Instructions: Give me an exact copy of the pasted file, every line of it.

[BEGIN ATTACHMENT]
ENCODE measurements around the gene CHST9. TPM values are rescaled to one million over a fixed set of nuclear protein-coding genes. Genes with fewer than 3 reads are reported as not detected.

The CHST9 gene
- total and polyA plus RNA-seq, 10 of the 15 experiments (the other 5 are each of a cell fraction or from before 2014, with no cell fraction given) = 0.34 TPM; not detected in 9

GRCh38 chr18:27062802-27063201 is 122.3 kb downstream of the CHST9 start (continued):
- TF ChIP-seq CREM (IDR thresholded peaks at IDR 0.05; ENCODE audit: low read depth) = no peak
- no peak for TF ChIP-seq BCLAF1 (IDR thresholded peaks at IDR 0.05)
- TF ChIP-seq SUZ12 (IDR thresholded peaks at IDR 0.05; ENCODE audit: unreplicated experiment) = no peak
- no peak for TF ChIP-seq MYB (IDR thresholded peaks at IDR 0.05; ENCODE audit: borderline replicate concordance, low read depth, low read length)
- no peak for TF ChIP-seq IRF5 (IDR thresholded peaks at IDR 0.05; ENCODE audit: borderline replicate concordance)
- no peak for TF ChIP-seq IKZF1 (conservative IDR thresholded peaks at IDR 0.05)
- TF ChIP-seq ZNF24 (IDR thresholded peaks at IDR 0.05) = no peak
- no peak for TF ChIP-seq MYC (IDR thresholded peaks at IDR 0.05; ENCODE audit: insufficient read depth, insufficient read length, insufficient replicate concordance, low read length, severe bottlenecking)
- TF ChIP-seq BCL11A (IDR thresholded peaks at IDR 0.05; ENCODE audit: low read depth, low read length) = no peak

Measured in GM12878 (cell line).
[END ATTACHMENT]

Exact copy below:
ENCODE measurements around the gene CHST9. TPM values are rescaled to one million over a fixed set of nuclear protein-coding genes. Genes with fewer than 3 reads are reported as not detected.

The CHST9 gene
- total and polyA plus RNA-seq, 10 of the 15 experiments (the other 5 are each of a cell fraction or from before 2014, with no cell fraction given) = 0.34 TPM; not detected in 9

GRCh38 chr18:27062802-27063201 is 122.3 kb downstream of the CHST9 start (continued):
- TF ChIP-seq CREM (IDR thresholded peaks at IDR 0.05; ENCODE audit: low read depth) = no peak
- no peak for TF ChIP-seq BCLAF1 (IDR thresholded peaks at IDR 0.05)
- TF ChIP-seq SUZ12 (IDR thresholded peaks at IDR 0.05; ENCODE audit: unreplicated experiment) = no peak
- no peak for TF ChIP-seq MYB (IDR thresholded peaks at IDR 0.05; ENCODE audit: borderline replicate concordance, low read depth, low read length)
- no peak for TF ChIP-seq IRF5 (IDR thresholded peaks at IDR 0.05; ENCODE audit: borderline replicate concordance)
- no peak for TF ChIP-seq IKZF1 (conservative IDR thresholded peaks at IDR 0.05)
- TF ChIP-seq ZNF24 (IDR thresholded peaks at IDR 0.05) = no peak
- no peak for TF ChIP-seq MYC (IDR thresholded peaks at IDR 0.05; ENCODE audit: insufficient read depth, insufficient read length, insufficient replicate concordance, low read length, severe bottlenecking)
- TF ChIP-seq BCL11A (IDR thresholded peaks at IDR 0.05; ENCODE audit: low read depth, low read length) = no peak

Measured in GM12878 (cell line).